What do students need on a learn-from-home day? Extreme Cold Edition

If your campus is online tomorrow, remember that students learning from home due to extreme cold or snow are doing it under conditions that might be very different than when they are learning from home due to quarantine or isolation.

Their kids are also at home—possibly also learning from home. Their kids may be required to join their own classes synchronously. That might mean lots of people vying for both computers and internet access. Consider asynchronous activities, perhaps with extra drop-in office hours. Or assign an activity and then set up a Zoom meeting so students can pop in to do it together if they want.

They may be facing rolling blackouts that neither of you can predict. You might also face one, so plan an asynchronous activity as a backup to any synchronous one.

They may have to reserve their phone data for emergencies, which limits their ability to access class material.

They may have left campus without their books.

They may be caring for others, including children, elders, and neighbors.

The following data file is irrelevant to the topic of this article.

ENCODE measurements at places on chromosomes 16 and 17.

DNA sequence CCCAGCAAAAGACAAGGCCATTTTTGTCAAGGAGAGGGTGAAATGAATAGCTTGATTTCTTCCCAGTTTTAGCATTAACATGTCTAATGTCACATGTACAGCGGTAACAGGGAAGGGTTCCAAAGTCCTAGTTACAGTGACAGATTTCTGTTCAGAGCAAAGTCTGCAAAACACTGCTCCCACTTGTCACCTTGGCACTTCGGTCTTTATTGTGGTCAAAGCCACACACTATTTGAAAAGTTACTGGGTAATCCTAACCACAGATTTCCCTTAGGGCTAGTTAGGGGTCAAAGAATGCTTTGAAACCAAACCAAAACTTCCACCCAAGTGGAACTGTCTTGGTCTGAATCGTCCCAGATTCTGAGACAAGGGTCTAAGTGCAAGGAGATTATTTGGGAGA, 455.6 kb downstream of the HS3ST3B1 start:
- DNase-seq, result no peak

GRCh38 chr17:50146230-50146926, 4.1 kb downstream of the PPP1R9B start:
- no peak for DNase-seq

Some may be working extended hours, especially EMTs, nurses, prison guards, and other essential workers.

You can help make the next days manageable for students by making deadlines flexible, creating asynchronous content that can be completed offline, and not demanding excuses for why students need extra kindness now; make your flexibility universal so that students already struggling don’t have to overcome embarrassment at having to ask for help. Avoid creating – two-tiered system (“Those of you who can attend the discussion do so; the rest of you can watch a recording of it.”) as this will consistently disadvantage women and people of color, who are more likely than others to be caretakers, and first-gen and non-trad students who are more likely to have jobs they must attend to while also in school.

The Sea of Ice by Caspar David Friedrich (1824)
The Sea of Ice by Caspar (1824) by David Friedrich (1824) depicts the wreck of the HMS Griper, wrecked when it hit an iceberg on a North Pole expedition. The painting shows the ship, tiny next to the iceberg, on its side, surrounded by ice.

Apologies for any typos in this post. I’m typing on my phone, using data as our internet is down all over town. Like your students, I’m not going to drive to the town over to linger in a McDonald’s parking lot stealing WiFi in -11.

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